Fun Fact: I was there in person when Vania won her final round of qualies, 64 67(1) 64 over Edina Gallovits-Hall, at the US Open in 2005 to reach her first WTA main draw.  I remember her mom, next to whom I was standing, just being soooooo happy.
Overview: This will be the first meeting between the two veterans. A healthy King should get past Schiavone on hard courts.  But then comes Serena.

Shelby Rogers

Character: Clobbergirl (super strong!)
Rank: 86
First-round opponent: Maryna Zanevska
Best result: 1st Round (2010, 2013)
My pick: 4th Round
Fun Fact: Rogers' first-ever professional match was a three-tiebreak win over Malika Rose.
Overview: Yes, I think this will be Shelby's breakout tournament.  Yes, her last two matches have been blow-out losses, but she showed in Bad Gastein and Montreal that when she's at her best she can blow you off court.  Her 2nd Round match is likely Flavia Pennetta, who is the favorite and who has had some of her best success at the Open (two QFs plus last year's SF).  But Flavia has had so many questionable losses since her title at Indian Wells that I think Shelby can pull it off and go one further by beating Pavs or Garcia in the 3rd Round.  I think Ivanovic in the 4th is where it comes to a halt.

Taylor Townsend

Character: Tiana (smart, gorgeous, hard working, left-handed)
Rank: 103
First-round opponent: Serena Williams
Best result: n/a
My pick: 1st Round
Fun Fact: I just can't. Not with that draw. I can't!!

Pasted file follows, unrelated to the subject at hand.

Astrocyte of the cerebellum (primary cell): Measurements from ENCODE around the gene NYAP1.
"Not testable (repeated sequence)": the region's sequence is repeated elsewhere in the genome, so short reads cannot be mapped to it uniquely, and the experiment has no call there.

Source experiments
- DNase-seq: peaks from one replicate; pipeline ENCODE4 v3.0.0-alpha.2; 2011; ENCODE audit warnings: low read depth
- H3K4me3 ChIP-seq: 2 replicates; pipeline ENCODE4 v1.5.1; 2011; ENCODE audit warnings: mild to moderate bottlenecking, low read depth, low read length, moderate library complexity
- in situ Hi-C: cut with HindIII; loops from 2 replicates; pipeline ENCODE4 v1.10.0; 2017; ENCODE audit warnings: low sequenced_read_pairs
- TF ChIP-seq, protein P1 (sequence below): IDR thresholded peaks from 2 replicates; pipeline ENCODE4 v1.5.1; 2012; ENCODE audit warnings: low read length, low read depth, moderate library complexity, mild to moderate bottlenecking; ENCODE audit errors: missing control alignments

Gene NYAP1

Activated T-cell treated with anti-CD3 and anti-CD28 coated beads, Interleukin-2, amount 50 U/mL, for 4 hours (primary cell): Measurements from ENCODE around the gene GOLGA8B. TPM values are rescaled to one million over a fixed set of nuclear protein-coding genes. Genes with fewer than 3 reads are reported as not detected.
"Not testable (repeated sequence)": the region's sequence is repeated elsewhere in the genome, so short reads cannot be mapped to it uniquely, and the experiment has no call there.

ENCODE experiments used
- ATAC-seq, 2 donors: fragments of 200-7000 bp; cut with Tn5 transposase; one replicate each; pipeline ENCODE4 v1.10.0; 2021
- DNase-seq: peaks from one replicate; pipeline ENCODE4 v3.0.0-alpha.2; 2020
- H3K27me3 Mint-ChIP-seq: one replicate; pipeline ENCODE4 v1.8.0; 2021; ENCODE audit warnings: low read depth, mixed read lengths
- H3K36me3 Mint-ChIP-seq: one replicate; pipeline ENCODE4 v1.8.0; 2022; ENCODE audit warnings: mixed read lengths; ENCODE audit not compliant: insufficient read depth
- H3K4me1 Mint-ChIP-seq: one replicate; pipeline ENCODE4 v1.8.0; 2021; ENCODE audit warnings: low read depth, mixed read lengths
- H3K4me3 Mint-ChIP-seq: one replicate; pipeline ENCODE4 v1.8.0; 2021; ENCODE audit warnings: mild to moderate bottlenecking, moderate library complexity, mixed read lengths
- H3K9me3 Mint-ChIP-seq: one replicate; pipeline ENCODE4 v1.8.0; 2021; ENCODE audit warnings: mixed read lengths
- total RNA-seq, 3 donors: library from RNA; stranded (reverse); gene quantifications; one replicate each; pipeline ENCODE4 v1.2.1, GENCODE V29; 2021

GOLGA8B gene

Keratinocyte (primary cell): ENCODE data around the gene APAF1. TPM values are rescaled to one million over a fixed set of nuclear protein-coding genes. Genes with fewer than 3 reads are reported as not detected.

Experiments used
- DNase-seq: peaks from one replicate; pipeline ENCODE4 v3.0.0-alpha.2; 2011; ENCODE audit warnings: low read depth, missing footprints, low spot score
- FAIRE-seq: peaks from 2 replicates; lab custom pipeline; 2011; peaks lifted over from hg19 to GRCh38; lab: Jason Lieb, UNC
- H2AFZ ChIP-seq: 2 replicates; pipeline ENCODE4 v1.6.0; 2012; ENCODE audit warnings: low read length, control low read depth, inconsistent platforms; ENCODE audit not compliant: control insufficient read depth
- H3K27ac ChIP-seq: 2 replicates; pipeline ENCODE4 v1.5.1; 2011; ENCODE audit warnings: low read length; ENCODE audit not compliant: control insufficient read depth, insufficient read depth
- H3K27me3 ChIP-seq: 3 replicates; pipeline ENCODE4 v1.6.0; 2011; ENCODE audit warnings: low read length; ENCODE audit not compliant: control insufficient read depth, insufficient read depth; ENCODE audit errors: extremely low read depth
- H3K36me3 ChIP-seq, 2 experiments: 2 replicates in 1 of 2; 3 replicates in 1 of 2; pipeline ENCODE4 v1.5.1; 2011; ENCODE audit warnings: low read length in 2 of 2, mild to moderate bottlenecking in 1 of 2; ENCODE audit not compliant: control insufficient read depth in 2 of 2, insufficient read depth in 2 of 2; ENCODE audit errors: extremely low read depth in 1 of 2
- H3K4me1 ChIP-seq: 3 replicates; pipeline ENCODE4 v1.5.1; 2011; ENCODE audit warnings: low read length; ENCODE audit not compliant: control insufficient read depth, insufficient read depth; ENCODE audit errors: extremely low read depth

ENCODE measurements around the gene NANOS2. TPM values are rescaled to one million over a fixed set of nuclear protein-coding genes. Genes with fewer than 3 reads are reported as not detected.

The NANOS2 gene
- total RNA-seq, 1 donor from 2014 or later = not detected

Overview: We all wanted Taylor's US Open debut to be memorable, but not for this reason: literally the world possible draw.  "At least she'll get the spotlight for this match," you say.  "Hopefully she'll make it competitive," you say.  Well to all that I say "BLERG!"  Taylor was primed for something big here in New York, and I suppose we'll just have to wait another year for that to happen.  Blerg.

Grace Min

Character: Rogue (she's from the South, and can sap opponents of their strength)
Rank: 105
First-round opponent: Ekaterina Makarova
Best result: 1st Round (2013)
My pick: 1st Round
Fun Fact: Grace Min's opponents in the 2011 US Open Girls' Semi and Final were Nicole Gibbs and Caroline Garcia, respectively, who will face each other in the women's 1st Round this year.
Overview: Makarova is just playing really well these days, and is my pick for the Quarterfinalist in that section.  I could see Grace taking a set but tough to see her winning the last point.

Madison Brengle

Character: Batgirl (Without any obvious weapons she perseveres and often triumphs using her guile)